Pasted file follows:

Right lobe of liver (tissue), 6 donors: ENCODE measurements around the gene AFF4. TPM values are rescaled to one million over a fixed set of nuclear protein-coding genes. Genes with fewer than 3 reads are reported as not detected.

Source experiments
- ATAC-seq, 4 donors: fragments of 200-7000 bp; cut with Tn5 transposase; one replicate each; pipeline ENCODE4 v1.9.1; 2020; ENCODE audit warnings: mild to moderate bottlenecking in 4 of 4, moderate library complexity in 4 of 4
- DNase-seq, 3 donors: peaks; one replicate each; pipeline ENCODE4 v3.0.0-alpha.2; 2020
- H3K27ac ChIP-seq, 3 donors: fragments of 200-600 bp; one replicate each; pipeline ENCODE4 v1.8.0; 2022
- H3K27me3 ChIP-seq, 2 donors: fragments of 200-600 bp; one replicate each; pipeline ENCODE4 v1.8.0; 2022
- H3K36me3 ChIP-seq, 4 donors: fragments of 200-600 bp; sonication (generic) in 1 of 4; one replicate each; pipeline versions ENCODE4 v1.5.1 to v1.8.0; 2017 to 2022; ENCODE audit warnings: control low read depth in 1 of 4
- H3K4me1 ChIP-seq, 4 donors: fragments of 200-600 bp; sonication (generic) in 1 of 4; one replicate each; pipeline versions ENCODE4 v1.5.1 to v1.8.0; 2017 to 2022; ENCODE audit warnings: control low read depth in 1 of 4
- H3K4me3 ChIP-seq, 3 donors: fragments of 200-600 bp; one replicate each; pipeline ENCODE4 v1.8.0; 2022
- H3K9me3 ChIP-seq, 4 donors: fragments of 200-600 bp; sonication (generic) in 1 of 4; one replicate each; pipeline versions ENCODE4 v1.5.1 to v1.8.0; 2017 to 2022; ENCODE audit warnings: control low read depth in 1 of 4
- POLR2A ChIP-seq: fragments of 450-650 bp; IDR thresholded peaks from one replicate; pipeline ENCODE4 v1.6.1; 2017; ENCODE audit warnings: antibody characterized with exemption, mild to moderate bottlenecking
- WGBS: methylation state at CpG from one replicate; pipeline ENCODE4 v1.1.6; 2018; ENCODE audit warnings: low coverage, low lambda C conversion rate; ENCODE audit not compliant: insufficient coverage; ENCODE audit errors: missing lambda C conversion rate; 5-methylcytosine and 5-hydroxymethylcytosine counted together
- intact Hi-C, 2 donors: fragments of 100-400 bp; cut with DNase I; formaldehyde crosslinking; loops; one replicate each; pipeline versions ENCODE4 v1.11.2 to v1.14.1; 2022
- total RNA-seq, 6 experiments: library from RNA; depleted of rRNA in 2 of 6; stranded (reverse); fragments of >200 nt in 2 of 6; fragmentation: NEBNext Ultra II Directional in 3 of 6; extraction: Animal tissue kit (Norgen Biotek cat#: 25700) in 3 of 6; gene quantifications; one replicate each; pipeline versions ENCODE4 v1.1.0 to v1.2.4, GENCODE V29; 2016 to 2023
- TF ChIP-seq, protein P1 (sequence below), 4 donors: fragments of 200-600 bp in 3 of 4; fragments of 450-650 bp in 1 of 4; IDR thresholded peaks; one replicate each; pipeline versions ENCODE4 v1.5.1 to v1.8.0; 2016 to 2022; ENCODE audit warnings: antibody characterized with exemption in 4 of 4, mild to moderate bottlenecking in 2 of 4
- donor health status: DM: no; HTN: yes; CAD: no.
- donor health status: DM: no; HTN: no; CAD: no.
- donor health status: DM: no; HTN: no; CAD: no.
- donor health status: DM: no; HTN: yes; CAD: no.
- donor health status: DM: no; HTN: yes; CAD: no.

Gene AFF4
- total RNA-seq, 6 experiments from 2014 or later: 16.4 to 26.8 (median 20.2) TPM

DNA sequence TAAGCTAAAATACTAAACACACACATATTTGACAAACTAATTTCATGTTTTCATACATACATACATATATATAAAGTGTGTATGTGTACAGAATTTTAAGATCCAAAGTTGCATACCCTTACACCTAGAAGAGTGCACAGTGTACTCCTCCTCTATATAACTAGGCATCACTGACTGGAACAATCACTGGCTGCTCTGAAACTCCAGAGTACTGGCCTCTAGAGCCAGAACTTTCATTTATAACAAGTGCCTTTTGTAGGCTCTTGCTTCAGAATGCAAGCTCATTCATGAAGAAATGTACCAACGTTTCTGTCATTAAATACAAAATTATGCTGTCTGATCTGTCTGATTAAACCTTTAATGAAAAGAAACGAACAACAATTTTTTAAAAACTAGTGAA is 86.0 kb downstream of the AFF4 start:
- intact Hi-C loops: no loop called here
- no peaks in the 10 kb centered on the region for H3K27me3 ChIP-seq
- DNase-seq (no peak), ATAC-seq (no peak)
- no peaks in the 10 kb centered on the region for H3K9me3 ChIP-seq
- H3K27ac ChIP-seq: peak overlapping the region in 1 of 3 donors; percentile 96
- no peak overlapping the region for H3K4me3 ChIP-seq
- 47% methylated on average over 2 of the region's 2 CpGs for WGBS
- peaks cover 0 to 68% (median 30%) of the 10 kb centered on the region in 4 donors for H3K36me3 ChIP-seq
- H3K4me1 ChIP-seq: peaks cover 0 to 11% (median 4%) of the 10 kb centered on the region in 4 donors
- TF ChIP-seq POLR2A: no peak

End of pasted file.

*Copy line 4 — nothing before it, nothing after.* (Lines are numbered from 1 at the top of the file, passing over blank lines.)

- DNase-seq, 3 donors: peaks; one replicate each; pipeline ENCODE4 v3.0.0-alpha.2; 2020